By Michael Byrnes
The financial service industry has an image problem, and it would be smart for industry leaders to not hide their heads in the sand, according to industry observers.
"We need to stay focused on the fundamental principle of our business-earning the trust and confidence of those we serve," said Randy Snook, executive vice president of business policy and practices for the Securities Industry and Financial Markets Association, in his opening remarks at the SIFMA Private Client Conference. "Personalized investment advice is more critical and more valued than ever before."
Earning back trust was a common theme during the one-day conference. It was stated clearly in multiple presentations by industry leader after industry leader to the 200 senior executives in attendance.
Kathleen Murphy, president of personal investing at Fidelity Investments, said, "Multiple consumer surveys suggest there has been a basic change in attitudes toward financial service providers. For example, the 2011 Global Monitor study, from The Futures Company, concluded that 52 percent of the U.S. respondents don't trust financial institutions."
She also shared a CNN poll that asked, 'Do you trust Wall Street bankers and brokers to do what is best for the economy?' Murphy said, "In 1990, 30 percent said they did not trust Wall Street bankers and brokers. That is not encouraging, but not nearly as bad as the 54 percent of respondents from October of last year who said they do not trust Wall Street."
Bill Dwyer, president of national sales and marketing at LPL Financial, reminded the attendees that he saw this trust issue back in the 1980s, when brokers were ranked similarly to used car salesmen and the character Gordon Gekko from the movie Wall Street did further damage to the industry's reputation.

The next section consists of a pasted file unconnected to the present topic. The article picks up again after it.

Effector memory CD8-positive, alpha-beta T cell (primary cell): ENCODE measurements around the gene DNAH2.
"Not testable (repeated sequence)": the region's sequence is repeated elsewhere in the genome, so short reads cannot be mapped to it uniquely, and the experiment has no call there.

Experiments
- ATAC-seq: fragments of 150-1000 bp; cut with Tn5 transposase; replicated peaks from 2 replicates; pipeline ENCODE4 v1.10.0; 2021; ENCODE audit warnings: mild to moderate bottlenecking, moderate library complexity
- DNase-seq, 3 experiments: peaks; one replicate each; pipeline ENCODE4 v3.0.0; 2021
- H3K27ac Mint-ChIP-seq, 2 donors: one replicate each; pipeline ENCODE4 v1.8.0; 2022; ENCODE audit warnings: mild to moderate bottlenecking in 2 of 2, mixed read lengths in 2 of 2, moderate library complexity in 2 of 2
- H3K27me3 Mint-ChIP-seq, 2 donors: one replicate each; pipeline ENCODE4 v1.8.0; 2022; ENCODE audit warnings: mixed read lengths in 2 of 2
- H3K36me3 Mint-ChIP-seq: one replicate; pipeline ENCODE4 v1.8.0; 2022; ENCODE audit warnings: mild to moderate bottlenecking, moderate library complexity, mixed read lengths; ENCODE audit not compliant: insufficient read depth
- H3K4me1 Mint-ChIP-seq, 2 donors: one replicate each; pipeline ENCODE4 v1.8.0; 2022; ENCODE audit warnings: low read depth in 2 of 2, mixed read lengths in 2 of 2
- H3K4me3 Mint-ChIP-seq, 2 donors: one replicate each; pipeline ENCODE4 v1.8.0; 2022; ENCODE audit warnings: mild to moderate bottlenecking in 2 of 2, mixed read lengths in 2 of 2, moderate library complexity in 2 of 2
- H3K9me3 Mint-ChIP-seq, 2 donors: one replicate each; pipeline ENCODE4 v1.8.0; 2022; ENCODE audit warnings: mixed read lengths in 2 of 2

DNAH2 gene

Dwyer was positive about the future though, calling this new era "the golden age of advice."
"We can't lose focus of what we do well," said Richard J. Franchella, managing director of Morgan Stanley Smith Barney's New York region, as he reminded the attendees of how this industry has helped many successfully retire over the years.
John Thiel, head of U.S. wealth management and the private banking and investment group at Merrill Lynch Wealth Management, went even further in saying, "What we do is noble. We deliver peace of mind."
"Trust was not just eroded by what happen in 2008 and 2009," Thiel said. "There have been lots of things." In talking about Generation X, he said, "We are at risk of losing an entire generation of investors." He explained how from 2000 to last year the return from the S&P 500 has been basically zero.
"We have to redeem the trust," said Thiel. "This is the age of the customer." He encouraged the industry to ask itself, "How are we going to position our advisors for the future?"
"We need to make sure that our standard of care is delivered from first to last," he concluded.
John Taft , CEO of RBC Wealth Management U.S., stressed the need for "stewardship" and putting the clients first.
One potential solution to the trust issue, speakers said, will be when the industry comes to some agreement on how to best serve investors. Chet Helck, executive vice president and CEO of the global private client group at Raymond James Financial, said, "If you are putting your clients above yourself and your company then you are a fiduciary." He pushed attendees to think about how a good parent takes care of a child and noted the industry should similarly look out for its investors.
"We stand at the inflection point," he said. Comparing advisors to medical doctors, he added, "We need to have a process that makes sure our financial advisors cover all the bases."
"We still need to do a whole lot more. We need to look at this through the lens of the frustrated investor," said Murphy. "We have a fundamental responsibility to help our clients be better prepared and better educated so they get better results. We need to earn their trust by actions-not by asking for it, not by advertising. We need to invest in our clients so they will invest in us."
Mike Byrnes founded Byrnes Consulting to provide consulting services to help advisors become even more successful. His expertise is in business planning, marketing strategy, business development, client service and management effectiveness, along with several other areas. Read more at www.byrnesconsulting.com.